I was now having to do everything for Bill when I came home from work. I did his washing, washed his food utensils, made his bed and washed him. He didn't have any conversation anymore, just kept repeating that he would not be able to ride his motorbike again with hands like his. I tried to convince him that they would heal in time as I had hoped my hands and legs would, but I wasted my time, I couldn't get through to him.

Thinking about it at work the next day, I decided I would see the chap that was running the sick bay and get Bill in there until he got better. I managed to see him that evening and he told me there was a space available, so returned to our room and told Bill. I also told him I just couldn’t carry on as I was, it was as much as I could do to look after myself. He didn’t want to go and said he preferred me to look after him. I think I would have done my best to carry on and manage somehow, but for his miserable outlook and constant moaning about there being no point in living if he couldn’t ride his bike again and keep telling me to look at the state of his hands. My own hands were continually  running with pus and looked as if I was holding scrambled egg yokes in the palm of my hand as it ran between my fingers. I did not feel a lot of sympathy for him, as he completely ignored the state I was in. All I wanted to do after my evening meal was to crawl into my blankets and be left alone. I wanted to try to forget the constant pain and didn't feel like conversing with anyone.

Next evening when I returned he had gone, his blankets and belongings had been moved, so after I had eaten and washed, I went along and sat with him, he hardly spoke except to tell me about his hands and not being able to ride his bike. I looked at the vacant expression on his face and knew he had given up, we was as good as dead. The next night was the same with less conversation, it was one sided as I tried to get through to him by talking about motorbikes with no response.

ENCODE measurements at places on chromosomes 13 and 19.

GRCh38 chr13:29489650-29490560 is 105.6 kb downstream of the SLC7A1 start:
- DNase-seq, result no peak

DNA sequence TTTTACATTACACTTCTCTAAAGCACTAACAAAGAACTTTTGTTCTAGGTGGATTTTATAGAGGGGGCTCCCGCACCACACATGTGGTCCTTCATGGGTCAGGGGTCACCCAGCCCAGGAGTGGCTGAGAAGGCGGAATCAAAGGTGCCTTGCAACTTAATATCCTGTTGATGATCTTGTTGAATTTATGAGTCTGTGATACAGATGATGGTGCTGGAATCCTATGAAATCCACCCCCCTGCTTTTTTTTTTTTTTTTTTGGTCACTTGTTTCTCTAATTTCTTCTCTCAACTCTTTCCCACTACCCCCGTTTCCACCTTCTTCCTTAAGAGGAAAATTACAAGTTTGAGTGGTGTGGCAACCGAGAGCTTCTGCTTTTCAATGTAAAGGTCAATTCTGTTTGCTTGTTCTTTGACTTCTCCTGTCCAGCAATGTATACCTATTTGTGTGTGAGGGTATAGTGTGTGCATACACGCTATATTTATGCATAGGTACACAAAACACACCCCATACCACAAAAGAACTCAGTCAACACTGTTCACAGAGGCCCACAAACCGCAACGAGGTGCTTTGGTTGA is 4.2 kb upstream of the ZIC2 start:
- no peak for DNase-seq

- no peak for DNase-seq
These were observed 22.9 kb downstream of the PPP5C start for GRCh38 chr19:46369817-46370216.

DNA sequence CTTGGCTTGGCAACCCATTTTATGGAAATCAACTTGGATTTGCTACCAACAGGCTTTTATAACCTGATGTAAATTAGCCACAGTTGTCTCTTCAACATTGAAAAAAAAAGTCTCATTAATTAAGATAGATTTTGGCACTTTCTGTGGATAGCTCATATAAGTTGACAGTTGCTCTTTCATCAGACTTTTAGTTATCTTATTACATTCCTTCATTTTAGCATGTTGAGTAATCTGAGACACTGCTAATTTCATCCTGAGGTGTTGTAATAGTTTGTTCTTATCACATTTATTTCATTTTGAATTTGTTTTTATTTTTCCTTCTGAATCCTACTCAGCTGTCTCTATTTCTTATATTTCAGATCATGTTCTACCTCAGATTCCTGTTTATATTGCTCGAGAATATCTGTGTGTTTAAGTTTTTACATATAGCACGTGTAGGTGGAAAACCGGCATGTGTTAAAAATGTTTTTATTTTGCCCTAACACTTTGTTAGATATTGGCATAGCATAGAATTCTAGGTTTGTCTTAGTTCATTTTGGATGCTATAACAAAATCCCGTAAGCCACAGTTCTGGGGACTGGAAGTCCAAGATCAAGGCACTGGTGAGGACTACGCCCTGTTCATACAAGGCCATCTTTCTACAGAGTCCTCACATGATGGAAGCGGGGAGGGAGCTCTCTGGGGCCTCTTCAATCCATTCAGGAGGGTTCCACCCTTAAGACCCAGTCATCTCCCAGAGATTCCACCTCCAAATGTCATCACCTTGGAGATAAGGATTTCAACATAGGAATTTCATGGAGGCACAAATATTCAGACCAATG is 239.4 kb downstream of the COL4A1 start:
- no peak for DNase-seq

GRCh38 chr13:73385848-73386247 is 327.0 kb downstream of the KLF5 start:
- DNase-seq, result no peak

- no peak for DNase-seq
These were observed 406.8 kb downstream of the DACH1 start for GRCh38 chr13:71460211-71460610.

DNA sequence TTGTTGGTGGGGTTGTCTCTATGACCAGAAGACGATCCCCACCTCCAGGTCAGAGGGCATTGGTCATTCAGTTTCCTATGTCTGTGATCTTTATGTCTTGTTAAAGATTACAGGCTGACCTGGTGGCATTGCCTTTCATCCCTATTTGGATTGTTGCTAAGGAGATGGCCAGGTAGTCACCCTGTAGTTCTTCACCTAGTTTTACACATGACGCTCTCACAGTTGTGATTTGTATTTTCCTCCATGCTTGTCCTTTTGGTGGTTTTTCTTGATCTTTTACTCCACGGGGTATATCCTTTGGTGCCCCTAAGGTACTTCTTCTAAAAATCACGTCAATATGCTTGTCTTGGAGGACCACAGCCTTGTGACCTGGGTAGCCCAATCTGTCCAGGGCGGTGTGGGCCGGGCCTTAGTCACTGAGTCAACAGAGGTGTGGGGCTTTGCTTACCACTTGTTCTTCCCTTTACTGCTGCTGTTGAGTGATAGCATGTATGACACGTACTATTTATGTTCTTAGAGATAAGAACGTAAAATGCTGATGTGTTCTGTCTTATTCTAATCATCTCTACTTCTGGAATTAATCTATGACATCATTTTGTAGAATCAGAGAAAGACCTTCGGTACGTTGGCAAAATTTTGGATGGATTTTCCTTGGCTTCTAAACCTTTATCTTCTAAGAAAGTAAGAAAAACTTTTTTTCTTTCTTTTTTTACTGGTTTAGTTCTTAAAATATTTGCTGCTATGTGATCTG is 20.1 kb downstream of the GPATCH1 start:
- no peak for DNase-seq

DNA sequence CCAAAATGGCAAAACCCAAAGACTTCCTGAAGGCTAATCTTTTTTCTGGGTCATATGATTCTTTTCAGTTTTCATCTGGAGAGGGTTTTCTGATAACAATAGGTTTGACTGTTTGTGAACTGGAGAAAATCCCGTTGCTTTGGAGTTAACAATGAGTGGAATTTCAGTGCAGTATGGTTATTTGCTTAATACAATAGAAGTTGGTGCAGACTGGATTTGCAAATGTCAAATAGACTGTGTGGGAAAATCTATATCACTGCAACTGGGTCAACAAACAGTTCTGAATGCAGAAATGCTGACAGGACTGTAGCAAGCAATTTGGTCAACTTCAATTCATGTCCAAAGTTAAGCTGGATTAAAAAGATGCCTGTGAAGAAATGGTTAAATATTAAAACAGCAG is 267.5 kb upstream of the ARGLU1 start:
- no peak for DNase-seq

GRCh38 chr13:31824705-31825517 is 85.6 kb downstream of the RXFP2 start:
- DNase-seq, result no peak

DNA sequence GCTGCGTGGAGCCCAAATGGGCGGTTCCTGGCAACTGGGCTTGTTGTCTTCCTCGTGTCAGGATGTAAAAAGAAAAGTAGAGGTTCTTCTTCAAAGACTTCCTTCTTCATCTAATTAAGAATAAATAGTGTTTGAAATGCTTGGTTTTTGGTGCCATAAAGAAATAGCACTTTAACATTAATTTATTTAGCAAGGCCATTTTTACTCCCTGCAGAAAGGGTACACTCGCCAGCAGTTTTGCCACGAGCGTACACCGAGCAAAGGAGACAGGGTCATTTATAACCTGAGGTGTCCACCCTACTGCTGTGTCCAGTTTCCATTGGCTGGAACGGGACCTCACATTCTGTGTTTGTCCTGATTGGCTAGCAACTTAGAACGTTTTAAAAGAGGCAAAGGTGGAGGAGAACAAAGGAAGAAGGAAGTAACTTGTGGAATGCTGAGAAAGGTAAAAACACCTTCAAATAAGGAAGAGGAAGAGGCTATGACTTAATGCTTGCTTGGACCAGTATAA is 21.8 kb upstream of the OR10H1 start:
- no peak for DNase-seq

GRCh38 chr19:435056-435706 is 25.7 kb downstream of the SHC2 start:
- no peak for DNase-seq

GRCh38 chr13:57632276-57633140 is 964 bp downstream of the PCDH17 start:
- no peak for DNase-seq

The next morning I was almost ready for work when the sick bay attendant came to me and said you better come and see your mate, because he is going to die shortly. I went quickly with him and there was Bill lying motionless in bed, I tried to get some response from him, talking to him, nothing happened so I bent over him and called his name, a flicker of a smile came over his face, then he was gone. The orderly said “I’ll see you tonight”.

My thoughts that day were naturally occupied with Bill dying, wondering if by getting him moved, I had caused his death. I concluded I may have hastened his end, but he would have died anyway, he had decided and constantly told me life wasn’t worth living.

That night the orderly came and told me Bill was to be cremated the following day and I was to be one of the bearers. I was excused standing by Bill’s body that night as I was a regular working. The sick mates of a man who had died previously were ordered by guards to stand by his body during the night. In the gloom the rats had eaten parts of the body and when discovered the next morning, the sick men suffered a beating from the Japanese guards.

I didn’t go to work the next day and during the morning, I was called by the guard to come. There were two Japanese civilians, the orderly and myself. Bill had been put into a barrel, knees up and hands folded across his chest. The barrel was then filled with sawdust and a lid put in place. It was then put into something that resembled a sedan chair with one man at each corner, curtains covering the barrel. We walked out of camp with a guard in attendance along the road to a Japanese cemetery, this we walked through and up a hill. At the top was a crematorium. This was a large brick oven with an iron door, the furnace underneath and a chimney at the back. The barrel was lifted into the oven and the door shut. The guard then motioned us to return to camp.